“An important part of rock’s taste war against the mass mainstream is conducted in gendered terms, so that ‘soft,’ ‘sentimental,’ or ‘pretty’ become synonyms for insignificance, terms of dismissal, while ‘hard,’ ‘tough’ or ‘muscular’ become descriptions of high praise for popular music.”

      Two of the terms most commonly used to describe Paul’s character and music are “pretty” and “sentimental.” In the first edition of Shout! Norman describes Paul’s appearance numerous times as “pretty” or “pretty-faced.” In my estimation, that serves a dual purpose: one, it emphasizes the importance of Paul’s looks, continuing the perception that that was the most important thing about him, and two, it uses very feminine-associated terms to implicitly define Paul as inferior.

      On your second point, how interesting that you compare/contrast male sports with female fixation on bands, because I just read a Beatles era interview recently where Paul makes the exact same comparison. When the interviewer asks him if they get sick of the screaming female fans, Paul argues that its just the female version of male fans at football match. I agree that the fact that so many of Paul’s fans were predominantly female — John admitted this, numerous times, both before and after the breakup — would encourage male rock critics to dismiss him. Doesn’t Norman still do something along those lines in the John bio? When discussing the types of fans each Beatles attracts, doesn’t he say that Paul had more female fans, essentially because they were more attracted to the pretty Paul packaging, but the “serious” fans – the intelligent ones who actually analyzed and cared about the music — *the males* — preferred John? I don’t have a copy of the John bio (I checked it out from the library, as I had no wish to give Norman any of my money) so I can’t check. But I’d swear that’s in there.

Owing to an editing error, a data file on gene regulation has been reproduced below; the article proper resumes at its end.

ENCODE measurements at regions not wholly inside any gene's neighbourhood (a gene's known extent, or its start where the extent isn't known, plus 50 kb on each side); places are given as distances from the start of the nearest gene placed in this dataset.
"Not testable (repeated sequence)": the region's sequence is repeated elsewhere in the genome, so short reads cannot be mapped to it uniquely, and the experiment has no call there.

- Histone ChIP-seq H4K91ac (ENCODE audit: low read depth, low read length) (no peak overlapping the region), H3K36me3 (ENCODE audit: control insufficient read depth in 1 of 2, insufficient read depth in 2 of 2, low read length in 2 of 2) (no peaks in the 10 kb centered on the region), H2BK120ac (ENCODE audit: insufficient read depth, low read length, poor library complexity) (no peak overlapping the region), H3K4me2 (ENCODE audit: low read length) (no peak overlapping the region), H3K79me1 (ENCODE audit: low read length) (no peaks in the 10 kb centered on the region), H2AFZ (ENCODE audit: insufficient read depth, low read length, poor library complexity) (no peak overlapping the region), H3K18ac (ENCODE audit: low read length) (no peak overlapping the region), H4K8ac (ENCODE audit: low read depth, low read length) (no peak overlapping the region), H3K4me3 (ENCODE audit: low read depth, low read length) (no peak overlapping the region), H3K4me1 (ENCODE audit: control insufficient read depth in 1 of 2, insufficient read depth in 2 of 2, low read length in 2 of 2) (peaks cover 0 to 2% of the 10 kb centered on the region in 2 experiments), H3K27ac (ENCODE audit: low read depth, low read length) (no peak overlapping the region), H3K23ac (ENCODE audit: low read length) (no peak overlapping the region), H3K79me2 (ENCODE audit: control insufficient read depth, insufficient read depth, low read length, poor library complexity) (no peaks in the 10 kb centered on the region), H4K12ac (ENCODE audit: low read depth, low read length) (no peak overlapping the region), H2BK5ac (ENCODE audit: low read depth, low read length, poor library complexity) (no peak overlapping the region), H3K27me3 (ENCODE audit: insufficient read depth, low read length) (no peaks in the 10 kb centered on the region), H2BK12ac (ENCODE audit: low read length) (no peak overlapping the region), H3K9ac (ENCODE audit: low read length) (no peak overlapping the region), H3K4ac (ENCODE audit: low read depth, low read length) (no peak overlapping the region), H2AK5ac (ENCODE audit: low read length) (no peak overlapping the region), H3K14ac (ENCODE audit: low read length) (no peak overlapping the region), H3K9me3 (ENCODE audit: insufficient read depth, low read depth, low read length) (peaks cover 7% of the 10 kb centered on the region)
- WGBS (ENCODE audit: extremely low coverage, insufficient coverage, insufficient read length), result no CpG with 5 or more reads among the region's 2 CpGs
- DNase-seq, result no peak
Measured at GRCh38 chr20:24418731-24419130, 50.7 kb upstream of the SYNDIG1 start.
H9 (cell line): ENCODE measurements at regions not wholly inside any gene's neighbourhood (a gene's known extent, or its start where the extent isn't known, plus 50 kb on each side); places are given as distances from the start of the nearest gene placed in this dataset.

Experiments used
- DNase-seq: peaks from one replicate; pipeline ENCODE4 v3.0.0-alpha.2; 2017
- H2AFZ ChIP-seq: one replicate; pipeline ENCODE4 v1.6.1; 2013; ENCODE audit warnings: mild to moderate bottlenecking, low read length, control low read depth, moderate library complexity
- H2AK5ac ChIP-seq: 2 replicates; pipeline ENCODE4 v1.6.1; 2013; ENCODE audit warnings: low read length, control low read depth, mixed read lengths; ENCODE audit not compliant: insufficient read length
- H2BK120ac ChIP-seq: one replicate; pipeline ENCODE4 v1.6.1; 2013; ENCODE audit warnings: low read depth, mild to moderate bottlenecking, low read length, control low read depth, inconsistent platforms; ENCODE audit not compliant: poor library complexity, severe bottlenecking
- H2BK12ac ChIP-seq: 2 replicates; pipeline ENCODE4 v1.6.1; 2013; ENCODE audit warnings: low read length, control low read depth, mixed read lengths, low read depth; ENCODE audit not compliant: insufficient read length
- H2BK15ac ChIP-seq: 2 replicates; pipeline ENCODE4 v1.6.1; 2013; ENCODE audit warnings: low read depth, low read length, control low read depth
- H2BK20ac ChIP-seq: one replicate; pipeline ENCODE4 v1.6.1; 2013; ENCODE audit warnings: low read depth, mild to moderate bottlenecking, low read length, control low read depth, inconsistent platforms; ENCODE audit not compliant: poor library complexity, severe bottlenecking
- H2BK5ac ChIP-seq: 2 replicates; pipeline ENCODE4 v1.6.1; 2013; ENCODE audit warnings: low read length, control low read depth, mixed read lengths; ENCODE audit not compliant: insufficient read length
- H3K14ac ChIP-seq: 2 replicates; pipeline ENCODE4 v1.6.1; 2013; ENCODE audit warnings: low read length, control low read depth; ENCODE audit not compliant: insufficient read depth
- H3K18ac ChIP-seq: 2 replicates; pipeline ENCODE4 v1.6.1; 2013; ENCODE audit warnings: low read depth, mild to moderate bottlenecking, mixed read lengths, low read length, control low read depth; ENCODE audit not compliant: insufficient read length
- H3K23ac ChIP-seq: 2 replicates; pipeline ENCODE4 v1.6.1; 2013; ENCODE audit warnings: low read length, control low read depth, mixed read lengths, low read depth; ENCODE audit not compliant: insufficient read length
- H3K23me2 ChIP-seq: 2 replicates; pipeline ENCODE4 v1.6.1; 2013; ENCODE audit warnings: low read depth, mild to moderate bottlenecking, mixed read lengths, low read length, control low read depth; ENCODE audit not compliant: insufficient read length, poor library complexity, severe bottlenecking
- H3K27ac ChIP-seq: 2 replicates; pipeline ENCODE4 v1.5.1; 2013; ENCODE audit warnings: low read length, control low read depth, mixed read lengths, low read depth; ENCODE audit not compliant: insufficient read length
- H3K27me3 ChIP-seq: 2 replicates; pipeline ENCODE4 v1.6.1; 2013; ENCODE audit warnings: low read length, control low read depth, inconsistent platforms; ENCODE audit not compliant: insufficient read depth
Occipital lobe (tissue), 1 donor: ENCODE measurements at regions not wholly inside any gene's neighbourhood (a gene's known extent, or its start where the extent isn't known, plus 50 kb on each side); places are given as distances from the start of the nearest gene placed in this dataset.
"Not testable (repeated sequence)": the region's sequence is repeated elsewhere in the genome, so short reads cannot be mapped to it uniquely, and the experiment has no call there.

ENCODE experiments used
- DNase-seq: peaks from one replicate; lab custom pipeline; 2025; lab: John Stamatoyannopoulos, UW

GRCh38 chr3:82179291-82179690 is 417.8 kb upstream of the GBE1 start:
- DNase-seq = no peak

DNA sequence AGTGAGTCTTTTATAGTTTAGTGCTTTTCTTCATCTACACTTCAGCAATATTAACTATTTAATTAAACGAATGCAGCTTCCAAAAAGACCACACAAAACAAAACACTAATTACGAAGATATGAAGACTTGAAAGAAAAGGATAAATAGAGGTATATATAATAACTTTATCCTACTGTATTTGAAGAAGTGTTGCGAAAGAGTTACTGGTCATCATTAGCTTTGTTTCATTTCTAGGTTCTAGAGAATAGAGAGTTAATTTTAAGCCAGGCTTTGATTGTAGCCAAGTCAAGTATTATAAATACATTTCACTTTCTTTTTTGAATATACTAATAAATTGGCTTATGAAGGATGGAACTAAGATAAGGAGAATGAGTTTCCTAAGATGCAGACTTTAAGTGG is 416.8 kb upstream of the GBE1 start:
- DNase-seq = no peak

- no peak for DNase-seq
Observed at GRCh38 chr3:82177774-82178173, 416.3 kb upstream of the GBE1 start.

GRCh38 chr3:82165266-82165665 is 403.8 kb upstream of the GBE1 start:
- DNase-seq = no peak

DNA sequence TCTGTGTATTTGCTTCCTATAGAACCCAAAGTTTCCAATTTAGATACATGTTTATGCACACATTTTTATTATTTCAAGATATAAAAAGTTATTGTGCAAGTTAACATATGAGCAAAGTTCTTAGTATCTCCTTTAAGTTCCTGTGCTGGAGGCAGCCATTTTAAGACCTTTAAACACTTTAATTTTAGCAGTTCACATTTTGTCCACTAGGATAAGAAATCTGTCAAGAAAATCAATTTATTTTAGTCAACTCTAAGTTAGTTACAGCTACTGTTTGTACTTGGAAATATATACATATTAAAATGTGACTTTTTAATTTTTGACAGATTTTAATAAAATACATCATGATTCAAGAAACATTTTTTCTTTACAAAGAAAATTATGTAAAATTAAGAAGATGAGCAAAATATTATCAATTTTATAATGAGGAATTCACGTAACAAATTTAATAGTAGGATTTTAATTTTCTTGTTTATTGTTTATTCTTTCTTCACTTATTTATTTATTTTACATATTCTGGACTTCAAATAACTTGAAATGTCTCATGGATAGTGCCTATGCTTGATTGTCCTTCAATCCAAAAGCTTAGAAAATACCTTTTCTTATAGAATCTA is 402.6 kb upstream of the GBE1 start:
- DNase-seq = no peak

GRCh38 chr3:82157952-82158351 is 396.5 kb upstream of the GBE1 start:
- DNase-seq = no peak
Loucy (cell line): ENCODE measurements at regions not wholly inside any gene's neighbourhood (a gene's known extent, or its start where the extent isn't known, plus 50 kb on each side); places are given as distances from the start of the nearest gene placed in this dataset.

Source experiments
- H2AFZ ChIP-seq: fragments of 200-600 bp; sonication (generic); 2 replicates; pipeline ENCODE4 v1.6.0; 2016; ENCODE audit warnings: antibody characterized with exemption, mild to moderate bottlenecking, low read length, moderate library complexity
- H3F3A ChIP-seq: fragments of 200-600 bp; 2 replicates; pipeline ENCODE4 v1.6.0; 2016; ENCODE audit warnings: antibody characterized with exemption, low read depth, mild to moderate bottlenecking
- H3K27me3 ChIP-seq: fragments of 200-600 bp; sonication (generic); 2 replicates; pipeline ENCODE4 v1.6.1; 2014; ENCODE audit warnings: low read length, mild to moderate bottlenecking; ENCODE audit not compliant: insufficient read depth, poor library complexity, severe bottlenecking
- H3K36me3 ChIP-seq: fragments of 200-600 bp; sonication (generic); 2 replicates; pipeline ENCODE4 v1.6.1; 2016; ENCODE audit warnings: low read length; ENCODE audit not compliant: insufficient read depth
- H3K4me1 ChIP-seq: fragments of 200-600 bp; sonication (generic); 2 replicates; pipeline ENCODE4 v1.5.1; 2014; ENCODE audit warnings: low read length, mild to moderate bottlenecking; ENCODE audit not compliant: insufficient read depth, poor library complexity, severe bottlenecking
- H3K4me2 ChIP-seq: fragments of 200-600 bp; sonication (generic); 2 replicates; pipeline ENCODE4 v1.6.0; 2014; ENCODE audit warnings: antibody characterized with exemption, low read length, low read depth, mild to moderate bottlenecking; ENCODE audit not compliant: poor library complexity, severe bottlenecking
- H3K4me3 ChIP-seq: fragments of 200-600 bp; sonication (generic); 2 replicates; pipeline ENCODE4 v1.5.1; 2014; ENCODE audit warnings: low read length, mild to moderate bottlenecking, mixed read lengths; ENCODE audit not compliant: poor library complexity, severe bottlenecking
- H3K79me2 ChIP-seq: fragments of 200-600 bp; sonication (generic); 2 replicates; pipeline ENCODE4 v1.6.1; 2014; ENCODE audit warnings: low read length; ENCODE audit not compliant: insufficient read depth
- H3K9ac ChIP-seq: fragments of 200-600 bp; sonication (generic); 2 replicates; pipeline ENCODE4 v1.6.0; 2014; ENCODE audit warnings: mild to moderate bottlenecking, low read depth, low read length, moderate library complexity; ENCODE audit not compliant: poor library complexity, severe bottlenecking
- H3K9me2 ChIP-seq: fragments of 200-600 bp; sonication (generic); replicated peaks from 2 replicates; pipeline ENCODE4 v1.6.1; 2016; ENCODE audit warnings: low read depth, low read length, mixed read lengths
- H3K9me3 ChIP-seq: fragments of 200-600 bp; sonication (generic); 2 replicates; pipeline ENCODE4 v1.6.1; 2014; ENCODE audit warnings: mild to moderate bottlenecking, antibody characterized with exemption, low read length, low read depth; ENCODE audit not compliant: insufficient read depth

6. Chris Dingman Chris Dingman wrote:

    @Nicole, Rose and Ruth: very interesting to hear this articulated so well. It’s stuff that I’ve felt but not articulated. Basically, Paul and John were different. Neither was better or worse. Any talk in those terms from critics or authors is just that writer trying to puff himself up like a little Yahweh hurling judgments. John was a blazing, dramatic personality who both warmed and burned people around him. Paul was every bit as amazing but in a more well-rounded way–stunning in the range of his brilliance from PR- and show-man, to diplomat, painter, bass player, singer, harmonizer, songwriter, band/cheer-leader, father and husband. What I find so fascinating and wonderful, which is what I tried to get at in my blog piece, is that it seems to me unlikely that either of these uniquely powerful men would have flowered into the world without having met and partnered with each other. So to me it’s an intensely sweet example of two men… how to phrase it… making each others’ lives amazing together.

  7. Avatar Rose Decatur wrote: